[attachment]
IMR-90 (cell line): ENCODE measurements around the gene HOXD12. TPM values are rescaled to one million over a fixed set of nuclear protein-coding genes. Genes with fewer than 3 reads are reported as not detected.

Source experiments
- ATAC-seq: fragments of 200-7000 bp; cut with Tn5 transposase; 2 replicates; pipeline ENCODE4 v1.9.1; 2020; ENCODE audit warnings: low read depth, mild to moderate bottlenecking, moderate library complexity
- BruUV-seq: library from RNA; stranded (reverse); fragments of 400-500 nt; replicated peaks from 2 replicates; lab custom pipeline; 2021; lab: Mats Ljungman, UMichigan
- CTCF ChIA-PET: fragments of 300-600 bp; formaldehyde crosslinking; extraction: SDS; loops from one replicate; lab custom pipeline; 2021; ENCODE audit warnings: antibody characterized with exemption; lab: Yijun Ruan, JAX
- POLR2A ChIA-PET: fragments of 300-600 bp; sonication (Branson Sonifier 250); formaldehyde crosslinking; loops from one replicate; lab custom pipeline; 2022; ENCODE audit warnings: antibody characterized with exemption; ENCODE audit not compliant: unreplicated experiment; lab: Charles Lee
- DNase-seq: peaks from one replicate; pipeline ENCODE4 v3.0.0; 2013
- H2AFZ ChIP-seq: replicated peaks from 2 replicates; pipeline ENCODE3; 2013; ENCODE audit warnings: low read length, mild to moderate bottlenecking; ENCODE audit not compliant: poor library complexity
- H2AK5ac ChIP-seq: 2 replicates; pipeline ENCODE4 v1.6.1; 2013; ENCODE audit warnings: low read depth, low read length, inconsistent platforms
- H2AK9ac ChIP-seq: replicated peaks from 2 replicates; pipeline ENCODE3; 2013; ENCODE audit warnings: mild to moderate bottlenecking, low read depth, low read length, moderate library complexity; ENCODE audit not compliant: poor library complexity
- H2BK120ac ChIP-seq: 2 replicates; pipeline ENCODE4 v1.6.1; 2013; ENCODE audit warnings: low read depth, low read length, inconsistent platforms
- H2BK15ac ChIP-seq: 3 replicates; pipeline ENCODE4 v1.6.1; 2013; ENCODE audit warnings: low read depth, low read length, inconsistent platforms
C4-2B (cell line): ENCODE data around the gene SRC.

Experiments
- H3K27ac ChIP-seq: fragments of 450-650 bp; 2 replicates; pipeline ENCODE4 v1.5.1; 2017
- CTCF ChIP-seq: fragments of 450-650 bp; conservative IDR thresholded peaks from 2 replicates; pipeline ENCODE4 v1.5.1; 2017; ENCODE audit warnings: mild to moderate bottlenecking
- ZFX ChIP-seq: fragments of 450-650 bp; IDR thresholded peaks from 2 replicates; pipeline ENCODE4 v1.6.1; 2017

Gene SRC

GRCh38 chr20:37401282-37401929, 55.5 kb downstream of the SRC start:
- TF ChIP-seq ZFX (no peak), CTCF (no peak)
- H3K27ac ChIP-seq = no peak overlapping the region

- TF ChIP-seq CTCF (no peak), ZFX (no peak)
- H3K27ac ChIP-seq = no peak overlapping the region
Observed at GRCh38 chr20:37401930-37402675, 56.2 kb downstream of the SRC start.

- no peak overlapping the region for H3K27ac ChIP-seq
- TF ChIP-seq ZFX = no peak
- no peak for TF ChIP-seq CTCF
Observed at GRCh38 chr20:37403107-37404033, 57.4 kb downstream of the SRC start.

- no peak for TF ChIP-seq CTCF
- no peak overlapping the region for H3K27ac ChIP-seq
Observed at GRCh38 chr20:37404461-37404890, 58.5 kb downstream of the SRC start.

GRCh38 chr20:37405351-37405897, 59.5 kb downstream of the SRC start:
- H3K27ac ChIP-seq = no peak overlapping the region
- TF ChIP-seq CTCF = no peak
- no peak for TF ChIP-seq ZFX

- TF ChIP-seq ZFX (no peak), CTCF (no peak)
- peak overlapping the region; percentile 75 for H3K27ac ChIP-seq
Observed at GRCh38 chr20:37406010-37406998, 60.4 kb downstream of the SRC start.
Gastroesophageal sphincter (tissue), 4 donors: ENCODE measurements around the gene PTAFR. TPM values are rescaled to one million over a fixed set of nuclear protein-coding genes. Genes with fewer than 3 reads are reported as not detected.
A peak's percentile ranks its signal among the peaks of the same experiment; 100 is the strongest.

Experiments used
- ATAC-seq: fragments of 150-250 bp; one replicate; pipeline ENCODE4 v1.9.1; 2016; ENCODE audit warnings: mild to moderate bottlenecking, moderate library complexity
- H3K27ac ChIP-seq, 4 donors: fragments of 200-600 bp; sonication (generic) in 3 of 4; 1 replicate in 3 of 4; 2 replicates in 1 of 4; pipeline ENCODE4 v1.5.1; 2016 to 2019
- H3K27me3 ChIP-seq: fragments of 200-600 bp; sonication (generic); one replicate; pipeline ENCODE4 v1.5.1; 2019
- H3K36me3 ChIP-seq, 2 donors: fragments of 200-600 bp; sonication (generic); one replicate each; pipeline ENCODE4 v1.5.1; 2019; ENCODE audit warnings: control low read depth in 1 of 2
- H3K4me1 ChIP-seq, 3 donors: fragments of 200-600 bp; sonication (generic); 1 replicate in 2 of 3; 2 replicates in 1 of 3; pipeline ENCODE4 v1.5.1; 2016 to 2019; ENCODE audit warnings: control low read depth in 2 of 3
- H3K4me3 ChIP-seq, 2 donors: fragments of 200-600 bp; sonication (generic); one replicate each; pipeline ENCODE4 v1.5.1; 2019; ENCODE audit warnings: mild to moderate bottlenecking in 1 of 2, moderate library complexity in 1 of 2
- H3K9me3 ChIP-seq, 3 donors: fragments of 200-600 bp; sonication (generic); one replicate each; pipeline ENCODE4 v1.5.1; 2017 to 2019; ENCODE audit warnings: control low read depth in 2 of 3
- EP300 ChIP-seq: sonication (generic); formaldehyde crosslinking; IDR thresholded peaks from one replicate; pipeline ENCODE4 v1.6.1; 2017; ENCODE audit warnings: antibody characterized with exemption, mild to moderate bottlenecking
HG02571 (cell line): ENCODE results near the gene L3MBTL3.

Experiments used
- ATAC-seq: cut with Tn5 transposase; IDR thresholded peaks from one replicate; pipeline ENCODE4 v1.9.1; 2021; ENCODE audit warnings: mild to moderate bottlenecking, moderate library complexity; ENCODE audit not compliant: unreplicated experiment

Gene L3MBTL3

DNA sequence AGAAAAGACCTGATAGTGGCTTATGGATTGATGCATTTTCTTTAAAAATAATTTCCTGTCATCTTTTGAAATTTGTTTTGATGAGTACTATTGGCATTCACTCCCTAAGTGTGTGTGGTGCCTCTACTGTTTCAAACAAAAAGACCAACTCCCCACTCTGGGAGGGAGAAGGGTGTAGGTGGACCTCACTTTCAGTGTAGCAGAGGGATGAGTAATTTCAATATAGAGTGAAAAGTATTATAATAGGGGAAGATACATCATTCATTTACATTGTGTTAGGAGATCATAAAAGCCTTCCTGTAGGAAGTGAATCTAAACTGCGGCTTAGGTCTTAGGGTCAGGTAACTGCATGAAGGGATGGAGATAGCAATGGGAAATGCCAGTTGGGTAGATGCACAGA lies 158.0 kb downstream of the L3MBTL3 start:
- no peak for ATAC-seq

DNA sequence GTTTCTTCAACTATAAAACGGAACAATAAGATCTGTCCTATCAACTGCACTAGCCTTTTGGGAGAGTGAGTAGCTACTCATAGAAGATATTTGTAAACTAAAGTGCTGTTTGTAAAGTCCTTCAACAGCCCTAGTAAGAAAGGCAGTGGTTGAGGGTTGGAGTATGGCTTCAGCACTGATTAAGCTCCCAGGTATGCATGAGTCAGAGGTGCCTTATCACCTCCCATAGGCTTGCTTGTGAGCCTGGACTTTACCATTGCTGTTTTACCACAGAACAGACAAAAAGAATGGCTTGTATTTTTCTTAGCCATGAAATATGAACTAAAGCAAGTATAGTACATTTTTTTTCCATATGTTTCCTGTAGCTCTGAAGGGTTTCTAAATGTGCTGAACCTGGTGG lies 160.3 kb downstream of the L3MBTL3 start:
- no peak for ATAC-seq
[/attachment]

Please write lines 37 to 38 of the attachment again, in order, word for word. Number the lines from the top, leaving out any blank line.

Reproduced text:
- peak overlapping the region; percentile 75 for H3K27ac ChIP-seq
Observed at GRCh38 chr20:37406010-37406998, 60.4 kb downstream of the SRC start.